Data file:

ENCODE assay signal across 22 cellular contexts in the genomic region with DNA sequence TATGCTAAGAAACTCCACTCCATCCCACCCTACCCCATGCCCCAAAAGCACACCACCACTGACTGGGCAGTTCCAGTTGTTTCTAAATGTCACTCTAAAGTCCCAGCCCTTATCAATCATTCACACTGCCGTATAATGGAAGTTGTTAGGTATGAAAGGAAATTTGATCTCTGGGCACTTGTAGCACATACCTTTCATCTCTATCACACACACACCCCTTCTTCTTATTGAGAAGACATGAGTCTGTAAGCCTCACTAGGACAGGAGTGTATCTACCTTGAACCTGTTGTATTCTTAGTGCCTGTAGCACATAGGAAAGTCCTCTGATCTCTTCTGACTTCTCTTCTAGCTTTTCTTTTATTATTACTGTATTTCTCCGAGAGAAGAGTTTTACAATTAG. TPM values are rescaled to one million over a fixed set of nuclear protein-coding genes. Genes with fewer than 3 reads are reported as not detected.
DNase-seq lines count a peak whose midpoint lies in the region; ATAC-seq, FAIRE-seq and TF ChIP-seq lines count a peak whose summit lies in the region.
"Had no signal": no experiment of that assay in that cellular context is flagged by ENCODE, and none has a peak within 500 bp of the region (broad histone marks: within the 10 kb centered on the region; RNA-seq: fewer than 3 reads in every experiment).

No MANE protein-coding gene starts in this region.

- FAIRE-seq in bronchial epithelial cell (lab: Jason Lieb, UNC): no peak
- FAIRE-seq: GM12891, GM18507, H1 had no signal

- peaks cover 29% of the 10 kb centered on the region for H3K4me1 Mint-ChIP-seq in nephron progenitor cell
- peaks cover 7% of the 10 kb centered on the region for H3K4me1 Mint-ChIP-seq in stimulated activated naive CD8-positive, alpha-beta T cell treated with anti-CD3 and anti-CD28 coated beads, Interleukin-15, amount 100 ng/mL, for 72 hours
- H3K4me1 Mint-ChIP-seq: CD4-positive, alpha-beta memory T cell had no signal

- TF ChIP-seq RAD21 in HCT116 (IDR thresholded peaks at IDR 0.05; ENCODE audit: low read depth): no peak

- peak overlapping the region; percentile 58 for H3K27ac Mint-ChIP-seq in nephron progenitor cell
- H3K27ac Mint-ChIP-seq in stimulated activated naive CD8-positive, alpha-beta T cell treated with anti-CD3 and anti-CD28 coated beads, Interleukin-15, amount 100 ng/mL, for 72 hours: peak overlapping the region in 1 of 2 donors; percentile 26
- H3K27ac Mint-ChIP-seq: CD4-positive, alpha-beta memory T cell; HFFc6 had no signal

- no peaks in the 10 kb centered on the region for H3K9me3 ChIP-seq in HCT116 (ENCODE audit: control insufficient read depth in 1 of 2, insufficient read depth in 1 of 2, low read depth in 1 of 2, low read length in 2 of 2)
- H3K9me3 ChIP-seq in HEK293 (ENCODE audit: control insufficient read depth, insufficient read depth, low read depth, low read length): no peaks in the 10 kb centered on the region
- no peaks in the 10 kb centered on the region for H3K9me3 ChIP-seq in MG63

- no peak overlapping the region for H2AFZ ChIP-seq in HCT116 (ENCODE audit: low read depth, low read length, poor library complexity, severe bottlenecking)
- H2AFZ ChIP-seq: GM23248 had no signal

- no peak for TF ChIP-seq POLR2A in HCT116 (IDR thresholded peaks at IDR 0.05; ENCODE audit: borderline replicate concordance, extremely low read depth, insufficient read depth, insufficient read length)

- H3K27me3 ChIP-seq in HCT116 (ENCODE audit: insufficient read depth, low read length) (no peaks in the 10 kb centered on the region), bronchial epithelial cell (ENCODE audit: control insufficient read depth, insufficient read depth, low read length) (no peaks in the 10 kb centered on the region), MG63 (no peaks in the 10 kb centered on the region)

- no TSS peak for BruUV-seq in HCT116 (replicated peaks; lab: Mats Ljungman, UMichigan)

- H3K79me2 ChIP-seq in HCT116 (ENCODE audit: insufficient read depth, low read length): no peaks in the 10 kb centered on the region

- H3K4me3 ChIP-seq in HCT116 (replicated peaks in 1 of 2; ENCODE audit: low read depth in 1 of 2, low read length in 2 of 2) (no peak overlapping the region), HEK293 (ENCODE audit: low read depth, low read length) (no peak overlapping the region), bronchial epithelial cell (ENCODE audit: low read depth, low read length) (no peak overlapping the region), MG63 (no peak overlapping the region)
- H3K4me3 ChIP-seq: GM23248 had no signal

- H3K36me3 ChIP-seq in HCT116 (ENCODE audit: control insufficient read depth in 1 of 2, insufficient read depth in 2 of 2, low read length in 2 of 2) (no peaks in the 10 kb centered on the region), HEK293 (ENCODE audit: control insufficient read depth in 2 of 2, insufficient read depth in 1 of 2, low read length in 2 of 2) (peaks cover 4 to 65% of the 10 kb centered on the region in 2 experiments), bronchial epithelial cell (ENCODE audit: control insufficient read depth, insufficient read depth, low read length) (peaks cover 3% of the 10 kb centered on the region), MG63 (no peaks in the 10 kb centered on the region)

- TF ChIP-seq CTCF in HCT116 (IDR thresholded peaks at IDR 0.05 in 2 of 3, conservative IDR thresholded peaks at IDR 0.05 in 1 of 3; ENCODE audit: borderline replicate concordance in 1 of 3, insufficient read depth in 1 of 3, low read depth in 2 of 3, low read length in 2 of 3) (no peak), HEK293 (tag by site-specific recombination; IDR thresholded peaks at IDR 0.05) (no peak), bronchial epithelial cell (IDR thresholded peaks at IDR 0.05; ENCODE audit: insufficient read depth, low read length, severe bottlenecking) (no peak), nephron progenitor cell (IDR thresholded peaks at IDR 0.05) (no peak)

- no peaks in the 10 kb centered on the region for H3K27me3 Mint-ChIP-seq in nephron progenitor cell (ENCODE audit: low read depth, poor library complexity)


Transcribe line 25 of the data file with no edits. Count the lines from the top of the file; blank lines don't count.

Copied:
- H3K36me3 ChIP-seq in HCT116 (ENCODE audit: control insufficient read depth in 1 of 2, insufficient read depth in 2 of 2, low read length in 2 of 2) (no peaks in the 10 kb centered on the region), HEK293 (ENCODE audit: control insufficient read depth in 2 of 2, insufficient read depth in 1 of 2, low read length in 2 of 2) (peaks cover 4 to 65% of the 10 kb centered on the region in 2 experiments), bronchial epithelial cell (ENCODE audit: control insufficient read depth, insufficient read depth, low read length) (peaks cover 3% of the 10 kb centered on the region), MG63 (no peaks in the 10 kb centered on the region)